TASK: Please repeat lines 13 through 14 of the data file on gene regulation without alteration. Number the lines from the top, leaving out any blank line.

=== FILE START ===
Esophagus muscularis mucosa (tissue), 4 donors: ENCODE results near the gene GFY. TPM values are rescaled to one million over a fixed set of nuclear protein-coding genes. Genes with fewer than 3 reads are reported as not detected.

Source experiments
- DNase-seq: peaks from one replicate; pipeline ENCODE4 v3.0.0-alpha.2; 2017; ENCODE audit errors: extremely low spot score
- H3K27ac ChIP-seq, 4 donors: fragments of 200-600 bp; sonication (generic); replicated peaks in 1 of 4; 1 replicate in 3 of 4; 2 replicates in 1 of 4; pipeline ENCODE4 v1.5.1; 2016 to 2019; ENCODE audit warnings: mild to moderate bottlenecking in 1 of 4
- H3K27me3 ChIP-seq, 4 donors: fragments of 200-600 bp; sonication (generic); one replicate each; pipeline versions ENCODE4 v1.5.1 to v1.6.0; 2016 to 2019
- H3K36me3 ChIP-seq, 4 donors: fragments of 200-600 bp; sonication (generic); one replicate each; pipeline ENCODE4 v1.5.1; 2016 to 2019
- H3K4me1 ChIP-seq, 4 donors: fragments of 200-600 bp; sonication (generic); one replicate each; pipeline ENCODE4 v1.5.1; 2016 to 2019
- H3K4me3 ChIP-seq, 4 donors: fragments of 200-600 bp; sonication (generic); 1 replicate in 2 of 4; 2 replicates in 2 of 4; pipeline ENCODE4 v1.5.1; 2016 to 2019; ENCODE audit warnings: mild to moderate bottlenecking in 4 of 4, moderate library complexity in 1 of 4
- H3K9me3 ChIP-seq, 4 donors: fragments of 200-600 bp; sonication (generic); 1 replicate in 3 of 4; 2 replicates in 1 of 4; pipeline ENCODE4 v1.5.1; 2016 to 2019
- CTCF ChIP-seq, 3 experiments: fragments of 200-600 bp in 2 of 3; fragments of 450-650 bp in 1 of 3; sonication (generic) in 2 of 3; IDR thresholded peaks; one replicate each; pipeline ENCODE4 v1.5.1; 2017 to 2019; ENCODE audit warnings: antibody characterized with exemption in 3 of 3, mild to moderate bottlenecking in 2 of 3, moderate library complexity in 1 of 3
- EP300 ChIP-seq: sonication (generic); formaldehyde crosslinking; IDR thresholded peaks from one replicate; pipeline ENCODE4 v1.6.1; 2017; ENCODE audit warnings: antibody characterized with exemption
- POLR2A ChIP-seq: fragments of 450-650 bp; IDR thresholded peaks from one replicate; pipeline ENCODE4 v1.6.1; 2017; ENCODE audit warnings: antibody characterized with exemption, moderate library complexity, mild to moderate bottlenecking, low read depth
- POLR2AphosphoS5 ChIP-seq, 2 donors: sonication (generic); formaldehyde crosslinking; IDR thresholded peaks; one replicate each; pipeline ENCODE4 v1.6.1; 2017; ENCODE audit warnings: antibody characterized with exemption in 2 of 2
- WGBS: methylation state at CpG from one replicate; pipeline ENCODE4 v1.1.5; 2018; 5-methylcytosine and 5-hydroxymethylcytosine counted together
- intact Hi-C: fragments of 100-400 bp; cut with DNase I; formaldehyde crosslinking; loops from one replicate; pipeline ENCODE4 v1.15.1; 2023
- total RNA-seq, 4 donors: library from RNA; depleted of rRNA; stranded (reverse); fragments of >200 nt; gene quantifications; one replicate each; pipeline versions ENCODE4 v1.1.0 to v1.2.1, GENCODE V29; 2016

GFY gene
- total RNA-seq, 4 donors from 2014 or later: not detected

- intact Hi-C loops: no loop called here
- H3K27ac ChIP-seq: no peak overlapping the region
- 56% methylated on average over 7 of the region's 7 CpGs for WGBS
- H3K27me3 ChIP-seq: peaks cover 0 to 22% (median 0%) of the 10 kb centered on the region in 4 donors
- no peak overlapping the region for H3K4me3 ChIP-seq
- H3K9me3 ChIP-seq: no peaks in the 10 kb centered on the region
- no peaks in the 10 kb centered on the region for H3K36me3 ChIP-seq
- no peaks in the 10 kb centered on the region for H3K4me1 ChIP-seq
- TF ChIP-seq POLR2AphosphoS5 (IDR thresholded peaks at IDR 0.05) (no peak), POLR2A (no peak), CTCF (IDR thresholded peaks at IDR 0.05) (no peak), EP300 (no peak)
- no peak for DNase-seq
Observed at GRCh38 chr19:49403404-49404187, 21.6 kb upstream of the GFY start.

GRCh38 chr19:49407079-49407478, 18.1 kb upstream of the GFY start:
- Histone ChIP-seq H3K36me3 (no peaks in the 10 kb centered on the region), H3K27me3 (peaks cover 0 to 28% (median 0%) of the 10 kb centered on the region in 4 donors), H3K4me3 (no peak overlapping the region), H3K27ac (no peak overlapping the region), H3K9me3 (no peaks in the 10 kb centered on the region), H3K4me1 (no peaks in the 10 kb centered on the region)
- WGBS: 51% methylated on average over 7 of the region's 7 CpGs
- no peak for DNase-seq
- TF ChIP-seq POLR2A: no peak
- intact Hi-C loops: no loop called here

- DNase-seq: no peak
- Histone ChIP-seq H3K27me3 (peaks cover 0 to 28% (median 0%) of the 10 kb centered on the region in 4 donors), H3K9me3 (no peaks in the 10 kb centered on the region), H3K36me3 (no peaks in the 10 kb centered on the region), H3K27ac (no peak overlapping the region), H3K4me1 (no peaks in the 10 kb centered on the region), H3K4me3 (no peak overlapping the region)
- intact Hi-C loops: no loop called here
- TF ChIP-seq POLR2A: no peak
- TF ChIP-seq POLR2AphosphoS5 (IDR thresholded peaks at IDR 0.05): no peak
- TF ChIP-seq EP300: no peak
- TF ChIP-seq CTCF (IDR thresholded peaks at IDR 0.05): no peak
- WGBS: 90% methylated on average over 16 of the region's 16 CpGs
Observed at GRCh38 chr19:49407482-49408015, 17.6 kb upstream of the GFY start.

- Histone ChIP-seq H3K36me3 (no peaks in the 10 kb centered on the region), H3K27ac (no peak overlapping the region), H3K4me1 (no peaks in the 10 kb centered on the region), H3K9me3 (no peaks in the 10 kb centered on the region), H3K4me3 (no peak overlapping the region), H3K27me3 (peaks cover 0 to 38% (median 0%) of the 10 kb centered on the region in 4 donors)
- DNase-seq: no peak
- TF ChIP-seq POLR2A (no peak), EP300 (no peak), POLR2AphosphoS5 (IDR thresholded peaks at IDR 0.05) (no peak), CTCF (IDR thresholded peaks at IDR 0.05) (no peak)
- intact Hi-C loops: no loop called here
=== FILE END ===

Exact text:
- POLR2AphosphoS5 ChIP-seq, 2 donors: sonication (generic); formaldehyde crosslinking; IDR thresholded peaks; one replicate each; pipeline ENCODE4 v1.6.1; 2017; ENCODE audit warnings: antibody characterized with exemption in 2 of 2
- WGBS: methylation state at CpG from one replicate; pipeline ENCODE4 v1.1.5; 2018; 5-methylcytosine and 5-hydroxymethylcytosine counted together